War of the Rebellion: Serial 108 Page 0215 Chapter LXIII. CORRESPONDENCE, ETC. - CONFEDERATE.

Search Civil War Official Records

and take up the line of march in the direction of Lewisburg. The quartermaster will furnish the command with all the transportation at hand. The commissary will furnish the command with what rations he has. No unnecessary baggage will be allowed.

By order of Brigadier General John B. Floyd, C. S. Army:

WM. E. PETERS,

Assistant Adjutant-General, Floyd's Brigade.

[5.]

ADJUTANT AND INSPECTOR GENERAL'S OFFICE,

Richmond, Va., August 6, 1861.

General G. T. BEAUREGARD,

Manassas, Va.:

GENERAL: Mr. Snowden has reported here as agent of the railroad between this and Manassas, acting under your authority. I am instructed to inform you that a gentlemen, Major W. S. Ashe, every way qualified for the situation, distinguished at home, devoted to our cause, and having the confidence of the Administration, had previously been intrusted with these duties, and being president of the railroad, it is deemed best that this matter of transportation shoud be left in his hands, under the direction of the authority here.

Very respectfully, your obedient servant,

S. COOPER,

Adjutant and Inspector-General.

[5.]

HEADQUARTERS ARMY OF THE KANAWHA,

Camp Gauley, August 6, 1861.

General A. A. CHAPMAN:

DEAR SIR: I must again express my hearty approbation of the judicious and decided course. It is all I could ask. You should look with great care as you advance upon the neighborgood of the enemy. They are cunning and stealthy. I will send you a company of artillery in a very short time. It is now at White Sulphur, and my orders go for them at once. I am quite sure your best course is to march down the country so as fall in below or about Charleston, as indicated in my last. Colonel Jenkins is fully possessed of my views on that point. I will advance the moment my regiments come up and hope to faff in below Cox on the river. I will keep up constant communication with you, for it is essential for us to act in close concert; indeed, it may become necessary for you to cross the river at some point and unite your force with mine.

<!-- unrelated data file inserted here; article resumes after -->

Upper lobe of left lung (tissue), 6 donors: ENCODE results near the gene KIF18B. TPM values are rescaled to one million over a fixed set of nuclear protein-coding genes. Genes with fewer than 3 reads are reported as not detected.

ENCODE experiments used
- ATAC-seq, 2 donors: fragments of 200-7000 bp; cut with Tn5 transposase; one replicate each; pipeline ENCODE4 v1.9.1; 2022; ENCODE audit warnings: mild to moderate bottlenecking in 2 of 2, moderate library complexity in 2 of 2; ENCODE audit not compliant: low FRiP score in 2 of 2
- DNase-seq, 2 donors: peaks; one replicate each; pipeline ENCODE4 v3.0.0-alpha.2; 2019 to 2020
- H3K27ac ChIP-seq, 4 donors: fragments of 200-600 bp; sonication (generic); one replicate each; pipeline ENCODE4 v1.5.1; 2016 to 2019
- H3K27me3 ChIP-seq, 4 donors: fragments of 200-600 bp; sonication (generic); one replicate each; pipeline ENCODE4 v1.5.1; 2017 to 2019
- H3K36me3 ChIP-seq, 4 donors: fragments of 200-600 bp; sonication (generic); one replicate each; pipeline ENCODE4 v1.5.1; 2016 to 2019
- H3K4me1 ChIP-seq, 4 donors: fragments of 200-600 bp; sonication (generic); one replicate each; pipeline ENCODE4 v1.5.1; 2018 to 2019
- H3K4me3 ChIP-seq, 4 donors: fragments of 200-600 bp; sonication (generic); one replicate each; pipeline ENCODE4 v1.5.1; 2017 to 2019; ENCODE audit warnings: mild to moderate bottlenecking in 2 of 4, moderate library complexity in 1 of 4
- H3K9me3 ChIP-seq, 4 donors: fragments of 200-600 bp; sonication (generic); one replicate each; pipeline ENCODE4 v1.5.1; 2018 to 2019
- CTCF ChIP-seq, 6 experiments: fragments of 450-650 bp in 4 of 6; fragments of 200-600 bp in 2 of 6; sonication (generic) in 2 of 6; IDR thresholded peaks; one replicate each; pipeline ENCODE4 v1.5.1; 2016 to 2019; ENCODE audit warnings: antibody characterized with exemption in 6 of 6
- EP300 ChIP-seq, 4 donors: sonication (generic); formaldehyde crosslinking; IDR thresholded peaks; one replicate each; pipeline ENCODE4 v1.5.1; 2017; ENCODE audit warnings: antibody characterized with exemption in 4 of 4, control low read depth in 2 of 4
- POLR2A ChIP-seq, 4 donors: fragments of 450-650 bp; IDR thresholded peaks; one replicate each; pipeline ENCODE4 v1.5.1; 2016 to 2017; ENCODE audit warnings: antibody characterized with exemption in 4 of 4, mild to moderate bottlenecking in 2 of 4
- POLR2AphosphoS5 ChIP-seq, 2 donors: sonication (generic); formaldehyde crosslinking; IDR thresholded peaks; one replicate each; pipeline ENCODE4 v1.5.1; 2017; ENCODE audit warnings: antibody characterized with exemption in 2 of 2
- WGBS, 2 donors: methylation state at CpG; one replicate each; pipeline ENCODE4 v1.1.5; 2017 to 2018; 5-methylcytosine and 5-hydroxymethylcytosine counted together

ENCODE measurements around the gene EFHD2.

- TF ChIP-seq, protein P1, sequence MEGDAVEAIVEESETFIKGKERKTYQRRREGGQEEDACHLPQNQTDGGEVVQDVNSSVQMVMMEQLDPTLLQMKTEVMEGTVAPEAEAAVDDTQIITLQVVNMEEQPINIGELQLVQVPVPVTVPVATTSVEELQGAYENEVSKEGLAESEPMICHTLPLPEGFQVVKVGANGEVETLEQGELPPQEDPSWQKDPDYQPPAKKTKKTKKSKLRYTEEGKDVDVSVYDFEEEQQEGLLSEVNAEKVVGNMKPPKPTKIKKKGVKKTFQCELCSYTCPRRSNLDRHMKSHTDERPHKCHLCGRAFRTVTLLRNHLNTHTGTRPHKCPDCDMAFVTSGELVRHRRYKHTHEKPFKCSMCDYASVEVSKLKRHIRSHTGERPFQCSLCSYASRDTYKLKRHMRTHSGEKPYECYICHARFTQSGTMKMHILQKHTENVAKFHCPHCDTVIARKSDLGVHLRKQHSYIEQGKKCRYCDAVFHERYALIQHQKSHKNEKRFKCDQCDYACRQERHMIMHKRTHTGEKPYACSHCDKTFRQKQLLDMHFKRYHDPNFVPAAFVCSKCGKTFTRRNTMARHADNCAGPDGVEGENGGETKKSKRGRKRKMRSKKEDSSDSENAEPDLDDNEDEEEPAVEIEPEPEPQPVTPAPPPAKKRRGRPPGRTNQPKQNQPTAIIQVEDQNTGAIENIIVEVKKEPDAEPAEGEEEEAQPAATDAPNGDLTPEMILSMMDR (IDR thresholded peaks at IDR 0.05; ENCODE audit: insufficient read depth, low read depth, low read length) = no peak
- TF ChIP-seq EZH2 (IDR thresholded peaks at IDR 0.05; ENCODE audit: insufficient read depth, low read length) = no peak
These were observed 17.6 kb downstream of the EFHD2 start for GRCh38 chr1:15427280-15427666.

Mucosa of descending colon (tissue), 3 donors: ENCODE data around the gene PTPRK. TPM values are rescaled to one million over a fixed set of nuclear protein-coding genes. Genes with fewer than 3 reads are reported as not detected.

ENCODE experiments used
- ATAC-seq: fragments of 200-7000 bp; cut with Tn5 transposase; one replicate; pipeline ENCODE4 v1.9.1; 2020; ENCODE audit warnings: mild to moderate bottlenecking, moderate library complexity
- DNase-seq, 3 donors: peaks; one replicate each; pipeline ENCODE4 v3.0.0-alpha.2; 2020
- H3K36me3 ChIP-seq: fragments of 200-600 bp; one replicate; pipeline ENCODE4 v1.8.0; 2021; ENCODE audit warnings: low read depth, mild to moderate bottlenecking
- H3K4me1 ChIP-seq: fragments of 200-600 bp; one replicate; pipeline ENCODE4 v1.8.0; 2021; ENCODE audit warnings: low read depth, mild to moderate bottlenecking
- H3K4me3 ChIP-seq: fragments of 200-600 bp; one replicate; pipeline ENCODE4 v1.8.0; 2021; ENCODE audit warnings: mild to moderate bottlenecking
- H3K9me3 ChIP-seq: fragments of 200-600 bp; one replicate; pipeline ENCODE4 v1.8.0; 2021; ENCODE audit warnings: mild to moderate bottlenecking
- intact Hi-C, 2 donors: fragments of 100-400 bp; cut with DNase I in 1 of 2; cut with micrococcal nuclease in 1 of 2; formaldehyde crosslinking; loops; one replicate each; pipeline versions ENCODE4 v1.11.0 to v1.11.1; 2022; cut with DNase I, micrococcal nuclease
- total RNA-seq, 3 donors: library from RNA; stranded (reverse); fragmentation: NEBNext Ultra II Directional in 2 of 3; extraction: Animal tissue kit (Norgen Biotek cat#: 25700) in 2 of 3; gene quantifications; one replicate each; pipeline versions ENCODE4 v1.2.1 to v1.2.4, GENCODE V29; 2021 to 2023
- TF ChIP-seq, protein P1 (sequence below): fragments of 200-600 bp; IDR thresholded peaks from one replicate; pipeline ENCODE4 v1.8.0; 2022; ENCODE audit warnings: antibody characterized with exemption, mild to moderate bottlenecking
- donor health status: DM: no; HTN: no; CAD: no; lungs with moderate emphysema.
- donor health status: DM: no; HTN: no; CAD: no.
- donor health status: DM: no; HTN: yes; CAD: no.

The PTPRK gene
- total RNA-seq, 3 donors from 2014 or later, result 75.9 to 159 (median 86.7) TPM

With many wishes for your success, I am, very truly, yours,

JOHN B. FLOYD,

Brigadier-General, Commanding Army of the Kanawha.

[5.]

Resolutions of thanks to Generals Joseph E. Johnston and Gustave T. Beauregard and the officers and troops under their command at the Battle of Manassas.

Resolved by the Congress of Confederate States of America, That the thanks of Congress are eminently due, and are hereby cordially